2) Special Considerations with lasers – As a battery operated device occasionally they will need new batteries. Crimson Trace advertises a 4 hour continuous run time on their laser grips. That is sufficient for most use as I can attest; I have not had to change any batteries to date. Oil, solvents, water and dust can all play a part in making the visible laser less than 100% functional. Because of this they do occasionally need maintenance and cleaning. I know that is a shocker to many but it is probably a good idea once in awhile to make sure your pistol is properly cleaned, lubricated, and maintained. That would include your visible laser aiming device. I am a believer in having your laser separate from your white light for a couple reasons. You will always have an enhanced night fighting capability even when your white light is removed and you can have serious issues with retaining zero depending on the light/laser mounting system. For these reasons and others I prefer Crimson Trace Lasergrips over accessory rail mounted light/laser units. One downside is CTC does not make Lasergrips for every service pistol on the market so depending on your gun you may not have an option.

    3) Durability and reliability – CTC has sold thousands of M9 Beretta Laser Grips to the US Military. They have been received with overwhelming positive feedback. Remember the M9 does not even have night sights so the Lasergrips add a low light capability that simply did not exist before. This is a huge advantage and many of the troops appreciate it. The visible laser is also very useful for crowd control as the “red dot” seems to cross all language and cultural barriers. As we know combat is the ultimate test bed and CTC has taken lessons learned in the sandbox and is moving forward with a true milspec M9 Lasergrip: water and dust proof. It is being developed as this is written so it is too soon to project a date when they will be available.

    My personal favorite CTC Lasergrips are the S&W J frame versions (every J frame on the planet should have them; it is nothing short of a revolutionary shooting aid on that gun), the model 401 M1911 version, and the M9 Beretta Lasergrips. I use and endorse all three of these. That is not to say these are the only ones worth using just that they are my favorites. Another little trick is to send the plastic Lasergrips to David Bowie (not the singer) at Bowie Tactical Concepts Home Page for his superb stippling. This makes them less slippery and because of the way Dave stipples them it actually enhances the appearance of the grips. I was the first to start this trend with David and I would not use a set without it. Highly recommended.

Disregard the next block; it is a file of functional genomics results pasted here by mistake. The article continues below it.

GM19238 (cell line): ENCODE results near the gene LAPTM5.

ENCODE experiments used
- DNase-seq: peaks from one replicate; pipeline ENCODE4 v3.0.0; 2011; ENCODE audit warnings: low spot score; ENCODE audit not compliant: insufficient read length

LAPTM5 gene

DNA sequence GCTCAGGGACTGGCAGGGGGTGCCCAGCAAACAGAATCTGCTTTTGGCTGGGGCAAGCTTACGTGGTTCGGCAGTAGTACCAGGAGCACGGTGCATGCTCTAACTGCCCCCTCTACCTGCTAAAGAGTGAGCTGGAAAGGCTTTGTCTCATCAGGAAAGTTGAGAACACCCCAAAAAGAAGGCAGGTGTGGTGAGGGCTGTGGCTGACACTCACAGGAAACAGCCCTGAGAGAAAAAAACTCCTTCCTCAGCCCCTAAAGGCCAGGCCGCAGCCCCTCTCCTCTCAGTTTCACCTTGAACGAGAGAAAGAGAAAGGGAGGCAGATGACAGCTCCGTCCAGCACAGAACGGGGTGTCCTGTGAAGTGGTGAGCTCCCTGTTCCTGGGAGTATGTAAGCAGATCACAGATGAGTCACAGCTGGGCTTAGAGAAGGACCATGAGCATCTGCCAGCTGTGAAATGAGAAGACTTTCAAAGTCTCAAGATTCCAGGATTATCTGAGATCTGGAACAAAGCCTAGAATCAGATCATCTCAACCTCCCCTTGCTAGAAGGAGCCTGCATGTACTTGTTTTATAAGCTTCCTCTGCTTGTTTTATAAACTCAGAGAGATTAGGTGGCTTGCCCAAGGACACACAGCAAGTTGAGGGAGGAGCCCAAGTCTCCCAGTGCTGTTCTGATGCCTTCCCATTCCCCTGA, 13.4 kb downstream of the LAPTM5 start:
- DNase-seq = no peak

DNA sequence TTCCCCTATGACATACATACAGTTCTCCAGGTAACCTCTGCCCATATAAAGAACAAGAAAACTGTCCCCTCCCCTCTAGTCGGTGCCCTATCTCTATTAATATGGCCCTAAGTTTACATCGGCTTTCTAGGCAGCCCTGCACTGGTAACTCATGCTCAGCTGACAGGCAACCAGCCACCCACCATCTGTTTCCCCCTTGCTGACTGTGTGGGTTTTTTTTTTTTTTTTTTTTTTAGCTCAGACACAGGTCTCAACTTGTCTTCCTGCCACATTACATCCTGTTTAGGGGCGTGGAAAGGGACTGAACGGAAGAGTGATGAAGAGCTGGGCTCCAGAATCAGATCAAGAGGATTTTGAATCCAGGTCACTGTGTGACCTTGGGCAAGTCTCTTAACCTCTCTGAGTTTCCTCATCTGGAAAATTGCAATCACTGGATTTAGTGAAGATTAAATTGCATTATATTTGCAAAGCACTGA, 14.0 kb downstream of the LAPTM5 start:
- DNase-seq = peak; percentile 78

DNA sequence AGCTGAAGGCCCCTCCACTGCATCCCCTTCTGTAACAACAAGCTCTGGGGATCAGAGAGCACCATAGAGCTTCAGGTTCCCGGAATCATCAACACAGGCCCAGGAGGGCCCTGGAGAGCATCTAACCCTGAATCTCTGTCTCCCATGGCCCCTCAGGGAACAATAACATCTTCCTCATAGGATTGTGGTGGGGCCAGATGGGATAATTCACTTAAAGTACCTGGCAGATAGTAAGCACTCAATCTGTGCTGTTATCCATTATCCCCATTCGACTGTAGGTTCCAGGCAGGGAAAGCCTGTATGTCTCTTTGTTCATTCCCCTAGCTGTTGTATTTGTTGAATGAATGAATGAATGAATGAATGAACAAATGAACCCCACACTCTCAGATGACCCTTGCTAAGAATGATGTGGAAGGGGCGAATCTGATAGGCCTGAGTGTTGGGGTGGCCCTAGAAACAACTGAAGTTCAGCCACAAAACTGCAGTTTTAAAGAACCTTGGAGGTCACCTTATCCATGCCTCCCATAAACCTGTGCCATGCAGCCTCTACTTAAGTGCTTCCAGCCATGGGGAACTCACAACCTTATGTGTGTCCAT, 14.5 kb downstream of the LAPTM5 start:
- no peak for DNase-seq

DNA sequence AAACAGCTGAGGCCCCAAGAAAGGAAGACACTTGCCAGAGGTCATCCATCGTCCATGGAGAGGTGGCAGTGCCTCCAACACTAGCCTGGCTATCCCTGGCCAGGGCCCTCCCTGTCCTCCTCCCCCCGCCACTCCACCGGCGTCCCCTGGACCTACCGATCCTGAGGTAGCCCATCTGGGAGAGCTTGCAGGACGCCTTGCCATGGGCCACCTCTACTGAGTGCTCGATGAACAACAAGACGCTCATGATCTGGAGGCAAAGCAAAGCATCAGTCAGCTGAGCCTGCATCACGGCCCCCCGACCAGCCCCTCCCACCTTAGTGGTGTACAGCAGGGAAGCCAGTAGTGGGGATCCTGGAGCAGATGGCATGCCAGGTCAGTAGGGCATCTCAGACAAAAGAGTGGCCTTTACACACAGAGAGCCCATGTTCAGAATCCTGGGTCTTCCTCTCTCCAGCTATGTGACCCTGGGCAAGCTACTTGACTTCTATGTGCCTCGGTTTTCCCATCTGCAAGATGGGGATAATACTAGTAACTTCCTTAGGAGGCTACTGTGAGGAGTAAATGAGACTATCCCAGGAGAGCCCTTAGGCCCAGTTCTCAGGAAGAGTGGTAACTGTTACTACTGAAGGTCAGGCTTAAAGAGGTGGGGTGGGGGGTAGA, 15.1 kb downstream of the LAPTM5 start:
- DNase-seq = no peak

I will close this by saying if you have not tried a visible laser you should. Especially if CTC makes a pair of Lasergrips for your favorite blaster. Remember they are meant to augment the standard pistol sights, not replace them. They are simply another tool in the tool box."
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  11. #25
    VIP Member Array 10thmtn's Avatar
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    I ran a little LCP recently in a low light pistol class, with CT laser. I strongly recommend them. Many complain how difficult the LCP is to shoot accurately, but with the laser, I never missed the target - not once - during the entire class. I was the only student there with anything resembling a shot group on the target's vitals.

    There are those who will never like lasers - whatever. I saw the results myself, while under stress. ALL my carry handguns will have a CT laser - period.

    That said, I do most of my training without them, because of all the usual reasons. With them, getting fast accurate hits in the vitals becomes so easy, it feels like cheating. And if I need to defend myself or a loved one, that's a good thing.
    The more good folks carry guns, the fewer shots the crazies can get off.
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  12. #26
    VIP Member Array Harryball's Avatar
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    I do not have an application for a laser. I will keep it simple stupid.
    Don"t let stupid be your skill set....

  13. #27
    VIP Member Array livewire's Avatar
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    Quote Originally Posted by Harryball View Post